10 Great Neighborhoods

Northern Virginia is in hot demand (the population of Arlington County alone has grown by 12 percent over the past decade), but certain neighborhoods are especially prone to scouting visits from would-be homebuyers.

Lyon Village

Photo courtesy of Google Maps

Occupying a patch of prime real estate just one block north of Clarendon, this intimate neighborhood covers all the bases on many a homebuyer’s wish list. It’s a mere stone’s throw from the Orange Line Metro corridor with its many restaurants and shops; features kid-friendly parks and green spaces; and is powered by a network of active homeowners.

Plus, it’s heaven for pedestrians. Described by one local real estate agent as a “storybook” neighborhood, Lyon Village boasts a Walk Score of 86—the third-highest of all Arlington neighborhoods, after Ballston-Virginia Square and Clarendon-Courthouse.

The local Community House, which dates to 1949, is available to residents for a range of activities. Annual events include holiday parties, an Easter egg hunt, a Fourth of July parade and a spaghetti dinner fundraiser.

The neighborhood also has some interesting lore. Listed on the National Register of Historic Places, it was developed in the 1920s by real estate mogul Frank Lyon, who purchased the former Cruit dairy farm and subdivided it.

“Here, in Washington’s finest close-in suburb, are ideal homes,” reads a 1920s ad for the community. “In the midst of native trees and rippling streams, beautiful parks are being provided, fully equipped for the amusement of children.”

Photo courtesy of the Lyon Village Citizens Association

Those claims still ring true today in the village that was voted “Best Neighborhood” in our 2013 “Best of Arlington” reader survey.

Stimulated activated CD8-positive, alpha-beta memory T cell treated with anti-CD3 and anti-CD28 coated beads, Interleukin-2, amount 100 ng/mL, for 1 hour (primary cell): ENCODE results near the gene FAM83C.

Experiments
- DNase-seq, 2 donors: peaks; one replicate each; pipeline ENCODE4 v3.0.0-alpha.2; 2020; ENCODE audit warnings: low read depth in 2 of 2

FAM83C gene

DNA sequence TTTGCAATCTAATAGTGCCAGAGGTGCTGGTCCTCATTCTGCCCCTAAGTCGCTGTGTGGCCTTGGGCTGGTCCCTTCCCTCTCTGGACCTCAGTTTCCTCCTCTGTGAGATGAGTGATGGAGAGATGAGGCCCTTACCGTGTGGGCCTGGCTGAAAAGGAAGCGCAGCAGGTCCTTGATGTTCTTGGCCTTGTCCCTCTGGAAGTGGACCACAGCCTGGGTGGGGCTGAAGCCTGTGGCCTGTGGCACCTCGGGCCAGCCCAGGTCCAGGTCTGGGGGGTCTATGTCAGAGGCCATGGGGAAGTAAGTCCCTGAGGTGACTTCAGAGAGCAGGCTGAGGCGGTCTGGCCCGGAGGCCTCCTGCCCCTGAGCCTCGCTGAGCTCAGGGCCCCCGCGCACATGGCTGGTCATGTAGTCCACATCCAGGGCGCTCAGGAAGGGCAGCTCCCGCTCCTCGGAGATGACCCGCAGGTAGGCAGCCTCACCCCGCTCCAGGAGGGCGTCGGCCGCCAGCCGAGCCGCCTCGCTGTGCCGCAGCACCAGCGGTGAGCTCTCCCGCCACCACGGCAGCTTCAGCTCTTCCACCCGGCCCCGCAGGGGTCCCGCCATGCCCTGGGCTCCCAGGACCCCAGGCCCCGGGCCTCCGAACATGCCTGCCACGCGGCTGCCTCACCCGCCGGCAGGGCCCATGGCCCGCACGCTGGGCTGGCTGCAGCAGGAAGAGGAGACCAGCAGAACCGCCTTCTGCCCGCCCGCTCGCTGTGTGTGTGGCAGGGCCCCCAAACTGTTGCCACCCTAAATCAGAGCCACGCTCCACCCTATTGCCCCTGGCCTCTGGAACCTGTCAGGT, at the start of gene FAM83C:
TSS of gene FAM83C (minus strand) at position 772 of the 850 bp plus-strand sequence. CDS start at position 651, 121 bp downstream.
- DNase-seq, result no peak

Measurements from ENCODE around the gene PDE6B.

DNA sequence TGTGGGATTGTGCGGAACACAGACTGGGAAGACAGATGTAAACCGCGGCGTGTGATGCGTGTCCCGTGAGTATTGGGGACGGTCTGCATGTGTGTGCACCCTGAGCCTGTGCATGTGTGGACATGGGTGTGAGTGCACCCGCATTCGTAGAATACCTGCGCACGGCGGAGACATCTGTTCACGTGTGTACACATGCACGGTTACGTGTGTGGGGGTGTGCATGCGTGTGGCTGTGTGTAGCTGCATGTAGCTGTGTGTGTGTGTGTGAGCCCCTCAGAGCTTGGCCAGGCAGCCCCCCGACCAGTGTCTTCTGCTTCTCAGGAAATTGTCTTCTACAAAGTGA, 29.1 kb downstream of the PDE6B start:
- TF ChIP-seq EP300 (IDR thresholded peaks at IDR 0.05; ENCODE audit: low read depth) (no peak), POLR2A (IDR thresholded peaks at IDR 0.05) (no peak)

“Many of Arlington’s most established and popular neighborhoods like Lyon Village were developed as early-20th-century commuter suburbs,” says county historic preservation planner Cynthia Liccese-Torres.

“They remain just as viable into the next century, as current residents are attracted to the very same principles and amenities that the original communities offered.”

At the same time, Lyon Village, with its active, 900-household listserv, is forward-thinking in its use of 21st-century technology. After last summer’s derecho storm, for example, former Lyon Village Citizens Association president H.K. Park sent out a message soliciting information from residents about power outages and downed power lines. He then layered the ensuing data onto a neighborhood map and sent it to Dominion Power, which made restoring order much easier.

“Lyon Village has always been a close-knit community where neighbors have historically looked out for one another,” Park says. “[But] I didn’t fully appreciate, until then, how digital tools such as an email listserv or website could turbocharge our community spirit.”

At A Glance

Average home price: $1.07 million

Average days on market: 49

Homes sold in 2012: 20

Neighborhood schools: Taylor, Key Immersion, Jamestown and Arlington Science Focus Elementary; Williamsburg Middle; Washington-Lee High

Closest Metro stops: Clarendon and Courthouse

Notable landmark: In 1940, neighborhood residents sued developer Frank Lyon (and won, in a case that went to the Virginia Supreme Court) for failing to relinquish control of a community trust fund that had been created with proceeds from early lot sales and intended for community use. The two empty lots and $20,000 that Lyon paid in the court settlement were used to build the Lyon Village Community House, in 1949, on North Highland Street.

Categories: Neighborhoods